Mill Race Marathon organizers are pushing to draw at least 4,000 runners and walkers to Columbus from around the globe for the inaugural Sept. 28 event.
The race will include a full 26.2-mile marathon, 13.1-mile half-marathon and 5-kilometer (3.1-mile) run with participants winding through downtown Columbus, passing many of the city’s architectural masterpieces, along the People Trails and a portion of the tarmac at Columbus Municipal Airport.
Preparing for the event, the brainchild of sponsor Cummins Inc. to promote health and fitness, has been a marathon in itself with planners bustling behind the scenes. Cummins is joined by MainSource Bank and Columbus Regional Health as key sponsors.
Intense work has been ongoing for more than nine months — with another six months to go.
Details range from certifying the course to organizing shuttle buses and planning contingencies in case of inclement weather.
Some of the immediate work has focused on promoting the race to encourage runner and walker registration and volunteer sign-up.
“It’s not a quick thing. It’s not just painting a white line on the road. It takes a lot of people,” said Ken Long, owner of Ken Long & Associates of Greenwood, hired by Cummins to coordinate race planning.
A committee of Cummins employees also is working with a range of community agencies, including police, fire, parks, sanitation, tourism, hospital, media, city government and transit.
Long, who has planned running and other events for 32 years, said he has been impressed with how the Columbus community has been eager to make all aspects of the event a success.
“Everybody in the community has been really enthusiastic,” Long said following a planning session Thursday.
“Very seldom do you see someone from the sanitation department show up at these meetings. That says something.”
Charlie Farber, market president for MainSource in Columbus, said the event was one in which he and the bank wanted to play an integral role.
Farber liked the health and community-focused aspect and how proceeds will benefit Healthy Communities and Columbus Park Foundation.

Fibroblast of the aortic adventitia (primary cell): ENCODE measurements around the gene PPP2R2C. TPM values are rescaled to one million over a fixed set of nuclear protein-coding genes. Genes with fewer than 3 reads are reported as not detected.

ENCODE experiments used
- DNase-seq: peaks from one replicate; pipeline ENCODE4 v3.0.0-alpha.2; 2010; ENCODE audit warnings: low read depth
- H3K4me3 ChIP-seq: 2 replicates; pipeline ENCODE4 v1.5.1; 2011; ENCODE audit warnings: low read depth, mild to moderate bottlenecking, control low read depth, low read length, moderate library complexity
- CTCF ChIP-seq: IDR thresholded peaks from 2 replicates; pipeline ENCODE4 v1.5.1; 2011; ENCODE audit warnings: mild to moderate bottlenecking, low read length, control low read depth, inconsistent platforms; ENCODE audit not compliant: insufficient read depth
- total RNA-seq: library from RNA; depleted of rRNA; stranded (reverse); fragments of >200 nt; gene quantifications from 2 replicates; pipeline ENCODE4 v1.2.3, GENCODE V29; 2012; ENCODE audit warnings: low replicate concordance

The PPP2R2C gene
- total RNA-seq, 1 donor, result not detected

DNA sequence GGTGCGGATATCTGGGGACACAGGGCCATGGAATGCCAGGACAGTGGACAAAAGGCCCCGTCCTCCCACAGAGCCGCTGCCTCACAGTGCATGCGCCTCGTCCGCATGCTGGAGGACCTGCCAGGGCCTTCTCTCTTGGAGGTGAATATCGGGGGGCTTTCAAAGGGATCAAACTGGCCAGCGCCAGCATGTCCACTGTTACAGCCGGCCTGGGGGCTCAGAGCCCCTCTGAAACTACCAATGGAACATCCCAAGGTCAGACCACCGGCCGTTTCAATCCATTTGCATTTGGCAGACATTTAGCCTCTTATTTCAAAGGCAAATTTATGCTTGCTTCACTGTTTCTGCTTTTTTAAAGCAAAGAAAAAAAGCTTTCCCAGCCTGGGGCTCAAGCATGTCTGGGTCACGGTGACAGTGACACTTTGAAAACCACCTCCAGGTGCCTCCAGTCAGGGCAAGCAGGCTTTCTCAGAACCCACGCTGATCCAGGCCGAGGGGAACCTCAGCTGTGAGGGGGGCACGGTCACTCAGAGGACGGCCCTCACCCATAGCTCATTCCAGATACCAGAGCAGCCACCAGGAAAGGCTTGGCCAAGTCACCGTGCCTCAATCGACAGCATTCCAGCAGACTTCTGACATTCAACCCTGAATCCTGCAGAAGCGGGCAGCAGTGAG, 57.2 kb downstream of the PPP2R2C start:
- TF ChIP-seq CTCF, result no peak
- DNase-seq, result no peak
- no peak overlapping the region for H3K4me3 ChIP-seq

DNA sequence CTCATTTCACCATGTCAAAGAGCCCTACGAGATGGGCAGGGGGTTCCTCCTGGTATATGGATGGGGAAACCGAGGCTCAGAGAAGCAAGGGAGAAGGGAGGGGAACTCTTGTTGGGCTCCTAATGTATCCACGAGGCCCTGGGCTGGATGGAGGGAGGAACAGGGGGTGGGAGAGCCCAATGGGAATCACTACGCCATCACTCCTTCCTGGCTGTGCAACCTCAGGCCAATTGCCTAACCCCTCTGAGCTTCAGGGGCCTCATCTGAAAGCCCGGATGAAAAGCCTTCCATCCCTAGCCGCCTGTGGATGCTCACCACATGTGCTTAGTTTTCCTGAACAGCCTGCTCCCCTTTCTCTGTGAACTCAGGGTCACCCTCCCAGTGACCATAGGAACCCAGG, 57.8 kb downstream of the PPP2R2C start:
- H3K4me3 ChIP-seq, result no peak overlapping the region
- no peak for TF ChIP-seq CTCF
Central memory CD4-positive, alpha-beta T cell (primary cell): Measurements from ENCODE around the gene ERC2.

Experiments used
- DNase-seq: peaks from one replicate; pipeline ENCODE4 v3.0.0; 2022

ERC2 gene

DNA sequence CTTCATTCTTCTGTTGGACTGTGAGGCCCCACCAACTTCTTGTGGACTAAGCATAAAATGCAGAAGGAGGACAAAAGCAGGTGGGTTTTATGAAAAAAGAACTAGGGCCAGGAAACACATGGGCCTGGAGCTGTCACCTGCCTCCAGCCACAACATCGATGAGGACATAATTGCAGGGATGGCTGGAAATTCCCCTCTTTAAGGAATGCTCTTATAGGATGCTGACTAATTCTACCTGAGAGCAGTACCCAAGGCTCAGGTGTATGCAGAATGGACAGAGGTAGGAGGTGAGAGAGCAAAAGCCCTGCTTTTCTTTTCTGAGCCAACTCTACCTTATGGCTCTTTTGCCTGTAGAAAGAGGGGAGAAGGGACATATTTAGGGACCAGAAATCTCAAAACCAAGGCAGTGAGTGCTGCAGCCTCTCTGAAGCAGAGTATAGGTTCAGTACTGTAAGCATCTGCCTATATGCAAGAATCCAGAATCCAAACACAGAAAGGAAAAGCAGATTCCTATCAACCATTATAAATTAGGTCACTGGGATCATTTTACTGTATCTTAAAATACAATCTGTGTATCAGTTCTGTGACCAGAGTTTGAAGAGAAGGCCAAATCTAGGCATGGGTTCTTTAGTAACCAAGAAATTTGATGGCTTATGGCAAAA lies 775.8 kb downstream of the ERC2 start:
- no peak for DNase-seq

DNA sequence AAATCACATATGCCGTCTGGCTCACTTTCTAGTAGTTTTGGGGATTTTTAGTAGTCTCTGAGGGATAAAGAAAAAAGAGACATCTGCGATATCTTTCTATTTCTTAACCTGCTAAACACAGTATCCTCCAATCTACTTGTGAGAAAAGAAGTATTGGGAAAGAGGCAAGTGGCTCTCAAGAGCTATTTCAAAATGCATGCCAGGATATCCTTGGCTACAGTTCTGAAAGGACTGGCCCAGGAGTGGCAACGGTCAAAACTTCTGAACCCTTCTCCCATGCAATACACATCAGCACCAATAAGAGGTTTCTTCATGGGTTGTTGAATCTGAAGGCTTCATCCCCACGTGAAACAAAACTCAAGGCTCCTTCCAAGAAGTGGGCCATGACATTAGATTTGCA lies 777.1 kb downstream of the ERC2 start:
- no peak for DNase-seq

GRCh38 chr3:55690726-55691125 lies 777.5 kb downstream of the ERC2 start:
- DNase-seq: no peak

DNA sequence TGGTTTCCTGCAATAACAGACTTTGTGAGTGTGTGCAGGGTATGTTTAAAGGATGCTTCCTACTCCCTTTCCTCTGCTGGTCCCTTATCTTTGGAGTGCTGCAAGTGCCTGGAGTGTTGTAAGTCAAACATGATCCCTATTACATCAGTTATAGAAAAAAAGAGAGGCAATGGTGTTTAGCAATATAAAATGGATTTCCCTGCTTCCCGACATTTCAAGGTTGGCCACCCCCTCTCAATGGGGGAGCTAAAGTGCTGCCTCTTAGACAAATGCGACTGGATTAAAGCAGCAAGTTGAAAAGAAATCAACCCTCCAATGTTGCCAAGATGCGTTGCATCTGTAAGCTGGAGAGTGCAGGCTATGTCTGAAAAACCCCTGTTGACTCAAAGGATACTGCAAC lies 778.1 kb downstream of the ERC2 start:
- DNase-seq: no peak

The range of events, including a children’s fun run and a health expo, contribute to make it a family-friendly weekend, Farber said.
Farber also will be walking in the half-marathon with his wife, Jayne. Before having hip replacement surgery, Farber ran in 10 marathons, including ones in London, Paris, Hawaii, Alaska and Chicago.
For this event, Farber figures it will take him and his wife about three hours to walk the half-marathon route.
“I started running when I turned 40,” said 63-year-old Farber. “I was out of shape and tired in the evening. Running became a passion for me.”
Andy Pajakowski, a Cummins employee who is on the planning committee, said they had early success securing sponsors.
The initial goal was to raise $100,000, but they already have reached $180,000, so the goal was reset to $200,000.
“There’s just been a lot of
enthusiasm for what we’re
doing and why we’re doing it,” Pajakowski said, referring to the goal of encouraging healthy lifestyles.
Pajakowski said that’s one reason having Columbus Regional Health as a main sponsor fit so well with the event.
Columbus Police Chief Jason Maddix said he is preparing his officers for what will be a busy, but exciting day.
Race day will be all-hands-on-deck, Maddix said, but he also has encouraged officers to participate. One already has signed up.
Although plenty of detailed work remains, one of the main areas of focus now is promoting the race to encourage runners and walkers to register.
Laura Chasse, a Cummins employee helping lead the committee, said promotion includes getting the word out to runners on key running websites, in the media and at other running events around the country in coming months.
As of Friday, 266 runners had signed up. The oldest is a 79-year-old man from Columbus, and the person planning to travel the farthest lives in Mongolia.
Organizers have been told 2,000 to 2,500 runners for a marathon’s inaugural year would be considered successful. However, the Cummins committee hopes to attract at least 4,000.
Already, many Cummins and Columbus-area residents have signed up, but now they have to look beyond the area to attract runners from out of state, Chasse said.
She said Cummins carefully chose the Sept. 28 date, one that previously was reserved for the Mill Race Race, and made sure no other marathons or mini-marathons were planned in the area on the same date.
They also are hoping for nice, autumn weather, although the committee knows weather can be a wild card in the most well-planned events.
“You have to plan for the worst,” Chasse said.
“And hope for the best,” Pajakowski added.
Mill Race Park, which has flooded in the past, will be part of the race course and will be a site for some of the events. In case the downtown park can’t be used, alternate locations will be available.
Event organizers are waiting to have the course officially certified but expect that to be complete by the end of April. One holdup is a portion of road on the route is under construction. It will have to be finished before the area can be accurately measured.
Long said measurements are very precise and “right to the penny.”